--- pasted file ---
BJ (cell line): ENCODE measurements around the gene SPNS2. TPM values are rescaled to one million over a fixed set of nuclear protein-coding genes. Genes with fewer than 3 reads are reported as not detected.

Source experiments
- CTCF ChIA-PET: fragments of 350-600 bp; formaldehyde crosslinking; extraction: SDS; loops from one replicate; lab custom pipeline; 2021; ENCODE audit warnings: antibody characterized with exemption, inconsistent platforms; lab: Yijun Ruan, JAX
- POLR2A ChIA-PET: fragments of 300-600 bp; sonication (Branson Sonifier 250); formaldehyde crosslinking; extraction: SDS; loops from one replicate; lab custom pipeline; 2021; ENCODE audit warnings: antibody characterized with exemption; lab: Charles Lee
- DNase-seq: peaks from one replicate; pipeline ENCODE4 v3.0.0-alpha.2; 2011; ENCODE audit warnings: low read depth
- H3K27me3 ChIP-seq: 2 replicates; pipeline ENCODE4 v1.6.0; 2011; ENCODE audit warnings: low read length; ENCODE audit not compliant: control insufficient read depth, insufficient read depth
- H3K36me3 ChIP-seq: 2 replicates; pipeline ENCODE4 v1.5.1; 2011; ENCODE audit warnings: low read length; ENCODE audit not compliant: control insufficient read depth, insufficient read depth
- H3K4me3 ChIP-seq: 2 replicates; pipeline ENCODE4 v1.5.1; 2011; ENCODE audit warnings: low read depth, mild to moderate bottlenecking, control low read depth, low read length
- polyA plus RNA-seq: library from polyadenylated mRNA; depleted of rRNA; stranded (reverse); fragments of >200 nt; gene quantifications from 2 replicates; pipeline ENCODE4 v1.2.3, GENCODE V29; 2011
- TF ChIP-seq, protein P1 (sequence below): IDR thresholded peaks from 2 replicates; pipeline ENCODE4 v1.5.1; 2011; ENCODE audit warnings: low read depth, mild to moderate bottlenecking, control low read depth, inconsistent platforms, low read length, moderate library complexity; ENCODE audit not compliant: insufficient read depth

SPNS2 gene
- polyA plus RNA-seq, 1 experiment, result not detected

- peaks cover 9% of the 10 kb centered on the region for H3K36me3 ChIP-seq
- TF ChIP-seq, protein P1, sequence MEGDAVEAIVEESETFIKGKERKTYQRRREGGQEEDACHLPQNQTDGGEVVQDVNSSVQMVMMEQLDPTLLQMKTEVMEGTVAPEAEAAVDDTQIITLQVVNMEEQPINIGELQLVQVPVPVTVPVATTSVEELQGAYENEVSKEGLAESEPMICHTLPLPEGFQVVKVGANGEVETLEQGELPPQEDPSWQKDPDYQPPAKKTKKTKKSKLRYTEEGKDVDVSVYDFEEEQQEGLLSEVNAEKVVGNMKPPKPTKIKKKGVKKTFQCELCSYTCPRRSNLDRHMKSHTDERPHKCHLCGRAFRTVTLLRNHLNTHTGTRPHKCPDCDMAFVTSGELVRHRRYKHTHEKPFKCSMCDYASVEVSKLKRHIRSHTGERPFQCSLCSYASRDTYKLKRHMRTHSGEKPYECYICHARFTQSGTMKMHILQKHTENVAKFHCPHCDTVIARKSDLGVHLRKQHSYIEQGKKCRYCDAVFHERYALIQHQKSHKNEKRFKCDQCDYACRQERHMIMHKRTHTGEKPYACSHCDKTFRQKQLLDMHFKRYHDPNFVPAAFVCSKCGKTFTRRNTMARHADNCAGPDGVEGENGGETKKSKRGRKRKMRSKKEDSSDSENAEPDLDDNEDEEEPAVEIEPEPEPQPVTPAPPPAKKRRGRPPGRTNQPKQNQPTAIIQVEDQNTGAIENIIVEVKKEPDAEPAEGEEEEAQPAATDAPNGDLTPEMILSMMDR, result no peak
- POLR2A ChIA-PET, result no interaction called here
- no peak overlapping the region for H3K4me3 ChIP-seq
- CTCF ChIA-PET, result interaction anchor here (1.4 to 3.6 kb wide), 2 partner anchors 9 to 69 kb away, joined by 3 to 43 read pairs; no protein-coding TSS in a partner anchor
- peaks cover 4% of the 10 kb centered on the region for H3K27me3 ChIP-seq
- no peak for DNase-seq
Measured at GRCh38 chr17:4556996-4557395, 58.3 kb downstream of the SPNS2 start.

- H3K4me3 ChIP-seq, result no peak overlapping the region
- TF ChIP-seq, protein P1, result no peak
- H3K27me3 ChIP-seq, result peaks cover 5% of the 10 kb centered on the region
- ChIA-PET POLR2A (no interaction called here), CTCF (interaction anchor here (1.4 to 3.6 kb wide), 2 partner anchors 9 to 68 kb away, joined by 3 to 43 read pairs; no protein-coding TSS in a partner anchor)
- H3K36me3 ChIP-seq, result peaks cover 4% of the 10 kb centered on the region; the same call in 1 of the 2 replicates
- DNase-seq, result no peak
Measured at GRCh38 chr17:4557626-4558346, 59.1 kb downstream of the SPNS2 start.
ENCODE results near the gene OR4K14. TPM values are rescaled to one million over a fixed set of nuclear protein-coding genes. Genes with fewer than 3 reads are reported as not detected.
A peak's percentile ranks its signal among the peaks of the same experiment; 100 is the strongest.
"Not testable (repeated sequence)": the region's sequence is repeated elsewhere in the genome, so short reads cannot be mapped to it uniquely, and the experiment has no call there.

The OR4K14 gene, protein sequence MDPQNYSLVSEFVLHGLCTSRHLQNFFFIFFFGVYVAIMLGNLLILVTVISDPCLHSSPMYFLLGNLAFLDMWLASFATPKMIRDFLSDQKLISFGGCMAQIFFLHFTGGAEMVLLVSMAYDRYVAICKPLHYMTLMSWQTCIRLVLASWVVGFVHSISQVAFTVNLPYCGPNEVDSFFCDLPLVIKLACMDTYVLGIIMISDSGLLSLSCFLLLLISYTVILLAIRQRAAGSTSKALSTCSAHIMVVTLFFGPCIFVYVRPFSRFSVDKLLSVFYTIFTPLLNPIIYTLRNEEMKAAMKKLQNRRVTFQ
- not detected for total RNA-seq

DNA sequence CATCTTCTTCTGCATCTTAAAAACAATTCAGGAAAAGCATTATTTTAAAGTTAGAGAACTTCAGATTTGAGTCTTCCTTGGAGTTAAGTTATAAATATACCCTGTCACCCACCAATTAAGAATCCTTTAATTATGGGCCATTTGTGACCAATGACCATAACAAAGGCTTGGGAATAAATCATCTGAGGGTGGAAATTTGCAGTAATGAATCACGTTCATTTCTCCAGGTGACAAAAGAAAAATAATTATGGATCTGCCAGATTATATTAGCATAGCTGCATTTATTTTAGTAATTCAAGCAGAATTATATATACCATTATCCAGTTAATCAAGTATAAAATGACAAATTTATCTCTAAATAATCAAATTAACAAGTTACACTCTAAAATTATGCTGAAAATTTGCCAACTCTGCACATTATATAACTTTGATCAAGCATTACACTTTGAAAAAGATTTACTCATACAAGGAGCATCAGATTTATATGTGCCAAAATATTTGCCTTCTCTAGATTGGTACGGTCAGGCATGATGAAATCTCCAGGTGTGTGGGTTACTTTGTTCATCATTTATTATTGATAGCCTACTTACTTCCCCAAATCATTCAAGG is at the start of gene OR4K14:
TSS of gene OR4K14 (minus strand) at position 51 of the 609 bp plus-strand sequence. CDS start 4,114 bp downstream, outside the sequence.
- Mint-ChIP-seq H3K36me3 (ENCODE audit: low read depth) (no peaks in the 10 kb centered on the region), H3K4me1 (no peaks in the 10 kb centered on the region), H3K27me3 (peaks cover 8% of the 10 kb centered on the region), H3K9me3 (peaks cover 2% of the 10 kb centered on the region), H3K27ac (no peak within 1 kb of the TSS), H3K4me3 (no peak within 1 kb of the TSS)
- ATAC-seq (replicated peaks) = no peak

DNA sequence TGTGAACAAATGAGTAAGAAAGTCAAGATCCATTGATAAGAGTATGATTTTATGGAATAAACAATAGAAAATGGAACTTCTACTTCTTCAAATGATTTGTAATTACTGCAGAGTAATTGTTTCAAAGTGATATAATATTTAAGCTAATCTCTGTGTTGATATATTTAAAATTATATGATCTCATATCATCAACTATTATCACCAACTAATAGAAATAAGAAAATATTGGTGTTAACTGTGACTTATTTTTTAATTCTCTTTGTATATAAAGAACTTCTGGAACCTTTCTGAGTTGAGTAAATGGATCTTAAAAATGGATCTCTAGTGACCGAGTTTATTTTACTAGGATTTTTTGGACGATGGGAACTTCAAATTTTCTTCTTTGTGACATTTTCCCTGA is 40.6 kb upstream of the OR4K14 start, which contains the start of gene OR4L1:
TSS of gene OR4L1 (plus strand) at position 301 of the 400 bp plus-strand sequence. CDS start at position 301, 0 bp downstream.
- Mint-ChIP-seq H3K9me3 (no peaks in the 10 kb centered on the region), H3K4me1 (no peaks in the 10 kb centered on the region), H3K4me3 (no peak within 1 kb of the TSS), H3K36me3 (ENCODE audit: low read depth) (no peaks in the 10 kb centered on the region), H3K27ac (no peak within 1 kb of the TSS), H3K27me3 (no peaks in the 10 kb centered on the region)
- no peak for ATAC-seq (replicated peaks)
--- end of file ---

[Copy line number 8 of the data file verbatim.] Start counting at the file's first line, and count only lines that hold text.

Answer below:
- H3K4me3 ChIP-seq: 2 replicates; pipeline ENCODE4 v1.5.1; 2011; ENCODE audit warnings: low read depth, mild to moderate bottlenecking, control low read depth, low read length